Brooklyn Horror Fest: 5 films by female directors to put on your radar


Brooklyn Horror Fest is upon us, set to unleash eight days of frights and spooks on its namesake city from Oct. 11 – 18.

Brooklyn Horror Fest is here and for those lucky enough to partake in the festivities, BHFF packs a punch of exciting new titles by directors like Nicolas Pesce (Eyes of My Mother; Piercing) and Perry Blackshear (They Look Like People; The Rusalka), as well as a handful of world and North American premieres.

This year, Brooklyn Horror Fest features an impressive slate of movies by female filmmakers– a breath of fresh air in the typically dude-dominated director’s chair! Here is a list of five films by some brutal ladies worth checking out.

Brooklyn Horror Fest 5 Films by Female Directors

LEVEL 16 – Danishka Esterhazy

Known for her empowering female-driven stories, Level 16 is Canadian filmmaker Danishka Esterhazy’s first foray into the realm of science fiction dystopia. Set in a boarding school / prison called Vestalis Academy, the story follows two teenage girls living out hellish, restrictive lives at the dastardly institution.

With the goal of creating exemplary young ladies, the prisoners are expected to follow a strict code of obedience, cleanliness, patience, and humility called “The Feminine Virtues,” in order to reach new training levels. Should they disobey, the threat of brutal punishment looms.

Brooklyn Horror Festival – Level 16 -Markham Street Films

Together the girls discover that reaching level 16, which promises adoption by an upper-middle class family, isn’t what they expect. Fans of A Handmaid’s Tale should look out for this cerebral and stylish take on the feminist dystopia.


Brooklyn Horror Fest – House of Sweat and Tears – Courtesy of Sudor y Lágrimas Films SL

“She” is the sadistic leader of a religious cult that violently tortures her followers to test their devotion. The group of devotees willingly trapped inside the titular house are either suffering or worshipping, fasting or cutting themselves to no end in order to please their blood-lusty goddess.

But when a man claiming to be the true chosen one appears, a power struggle breaks out that leaves carnage in its wake. Beautifully shot by up-and-coming cinematographer Pepe de la Rosa, Valencian director Sonia Escolano’s The House of Sweat and Tears is a sweat-soaked, atmospheric foray into a crazed religious fever-dream.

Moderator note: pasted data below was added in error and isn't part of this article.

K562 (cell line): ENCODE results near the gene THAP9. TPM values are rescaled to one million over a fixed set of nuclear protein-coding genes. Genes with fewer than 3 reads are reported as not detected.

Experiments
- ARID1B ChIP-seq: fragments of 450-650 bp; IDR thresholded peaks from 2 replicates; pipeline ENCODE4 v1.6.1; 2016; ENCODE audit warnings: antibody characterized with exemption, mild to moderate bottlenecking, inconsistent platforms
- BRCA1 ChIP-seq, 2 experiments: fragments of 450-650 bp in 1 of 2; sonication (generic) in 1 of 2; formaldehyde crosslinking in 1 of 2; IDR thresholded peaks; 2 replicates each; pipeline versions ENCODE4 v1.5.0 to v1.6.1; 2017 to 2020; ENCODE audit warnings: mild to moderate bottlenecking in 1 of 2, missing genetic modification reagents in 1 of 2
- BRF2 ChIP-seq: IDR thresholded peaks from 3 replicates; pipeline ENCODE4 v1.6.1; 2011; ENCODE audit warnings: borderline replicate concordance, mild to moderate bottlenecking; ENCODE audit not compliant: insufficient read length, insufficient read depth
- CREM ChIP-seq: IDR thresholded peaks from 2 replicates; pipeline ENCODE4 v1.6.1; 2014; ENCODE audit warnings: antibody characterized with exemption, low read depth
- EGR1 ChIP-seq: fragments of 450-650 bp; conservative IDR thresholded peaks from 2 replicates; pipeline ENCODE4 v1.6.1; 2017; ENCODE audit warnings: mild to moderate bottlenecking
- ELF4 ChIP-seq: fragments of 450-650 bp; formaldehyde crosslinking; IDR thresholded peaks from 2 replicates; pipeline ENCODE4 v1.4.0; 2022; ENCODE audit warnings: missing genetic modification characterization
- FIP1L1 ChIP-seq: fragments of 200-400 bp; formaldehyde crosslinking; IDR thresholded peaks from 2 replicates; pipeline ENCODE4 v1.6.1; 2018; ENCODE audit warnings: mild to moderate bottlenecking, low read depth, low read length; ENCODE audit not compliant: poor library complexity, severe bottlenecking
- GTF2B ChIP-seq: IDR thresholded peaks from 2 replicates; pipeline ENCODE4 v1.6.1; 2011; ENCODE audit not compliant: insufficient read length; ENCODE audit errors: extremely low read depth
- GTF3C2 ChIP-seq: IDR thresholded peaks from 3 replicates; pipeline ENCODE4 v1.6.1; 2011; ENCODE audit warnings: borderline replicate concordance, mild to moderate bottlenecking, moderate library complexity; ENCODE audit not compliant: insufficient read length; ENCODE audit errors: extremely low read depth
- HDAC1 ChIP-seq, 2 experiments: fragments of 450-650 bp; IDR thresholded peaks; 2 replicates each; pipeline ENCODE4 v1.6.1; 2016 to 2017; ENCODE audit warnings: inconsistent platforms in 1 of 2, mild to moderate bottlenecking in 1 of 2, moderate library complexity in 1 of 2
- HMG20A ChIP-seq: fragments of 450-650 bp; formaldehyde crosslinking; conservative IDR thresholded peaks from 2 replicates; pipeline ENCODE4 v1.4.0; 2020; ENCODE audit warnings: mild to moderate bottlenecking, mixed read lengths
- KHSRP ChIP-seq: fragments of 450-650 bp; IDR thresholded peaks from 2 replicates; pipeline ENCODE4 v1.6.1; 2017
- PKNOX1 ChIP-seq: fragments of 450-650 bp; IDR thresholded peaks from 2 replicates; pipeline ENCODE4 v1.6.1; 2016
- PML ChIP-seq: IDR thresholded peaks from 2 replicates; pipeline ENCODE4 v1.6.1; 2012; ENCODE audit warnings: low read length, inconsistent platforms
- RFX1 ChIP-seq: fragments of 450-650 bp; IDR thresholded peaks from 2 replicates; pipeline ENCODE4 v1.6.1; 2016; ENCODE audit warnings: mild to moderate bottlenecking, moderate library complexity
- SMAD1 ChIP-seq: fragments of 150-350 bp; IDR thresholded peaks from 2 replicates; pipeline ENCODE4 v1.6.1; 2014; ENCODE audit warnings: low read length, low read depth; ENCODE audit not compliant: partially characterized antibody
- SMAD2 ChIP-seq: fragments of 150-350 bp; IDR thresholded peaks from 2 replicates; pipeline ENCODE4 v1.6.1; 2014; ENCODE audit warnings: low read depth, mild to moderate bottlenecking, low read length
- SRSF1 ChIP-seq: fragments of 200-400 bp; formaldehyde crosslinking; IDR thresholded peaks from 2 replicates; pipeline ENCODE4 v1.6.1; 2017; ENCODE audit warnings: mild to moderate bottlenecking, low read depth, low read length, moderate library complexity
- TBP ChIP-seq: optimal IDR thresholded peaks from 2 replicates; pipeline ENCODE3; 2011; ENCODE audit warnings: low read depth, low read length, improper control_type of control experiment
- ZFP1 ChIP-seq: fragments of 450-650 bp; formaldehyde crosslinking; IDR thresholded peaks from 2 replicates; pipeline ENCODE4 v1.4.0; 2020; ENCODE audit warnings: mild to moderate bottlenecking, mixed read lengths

TOWER. A BRIGHT DAY. – Jagoda Szelc

Brooklyn Horror Fest – Tower. A Bright Day. Courtesy of Centrala,Dolnoslaski Konkurs Filmowy,Dreamsound Studio

Polish director Jagoda Szelc’s debut feature film opened to critical acclaim at the Berlin Film Festival this year, making women directors from Poland two for two after Agnieszka Smoczynska’s celebrated monster-musical film, The Lure. The oddly titled Tower. A Bright Day. is the story of two sisters, one a Christian with a young daughter, the other a mentally unstable pagan.

When the two reunite on the occasion of a First Communion, menace and paranoia invade the household, and an eerie, transfixing buildup makes way for a shocking finale. Spearheaded by two spellbinding lead performances by Anna Krotosca and Malgorzata Szczerbowska, Tower. A Bright Day. brings a realistic, natural feel to this modern tale of witchcraft, which will feel reminiscent of Roman Polanski.

FAMILY – Veronika Kedar

Brooklyn Horror Fest – Family – Courtesy of Veronika Kedar

Described by Veronika Kedar herself as a “[expletive]  up family drama,” Family traces the dysfunctional dynamic of an Israeli family of five, and the events leading up to one member’s brutal murder of the rest. Using a non-linear narrative, the story unfolds as one long therapy session slash confession as our female protagonist delves into her traumatic past.

Kedar not only directs, but writes and stars in this macabre depiction of family life, which is boosted by compelling photography by Christian Huck, and a haunting score by Daphne Keenan.

HOLIDAY – Isabella Eklöf

Brooklyn Horror Fest – Holiday – Courtesy of Apparatur Film,Common Ground Pictures,Det Danske Filminstitut

Already notorious for an extended rape scene comparable to the one in Gaspar Noe’s Irreversible, Danish writer-director Isabella Eklof presents a disturbing portrait of a woman trapped in an abusive relationship. Set on holiday, in the glimmering paradise of Turkey’s Turquoise Coast, a seemingly utopian world and an ideal relationship slowly reveals its hidden underbelly.

Anchored by a fearless performance by Victoria Carmen Sonne, Holiday is a story about trauma and survival, horrifying in its depiction of real-world violence while delivering poignant commentary on consumerism and gendered power dynamics in the age of #MeToo.

Laugh Until You Die at the Women in Horror Film Festival. dark. Next

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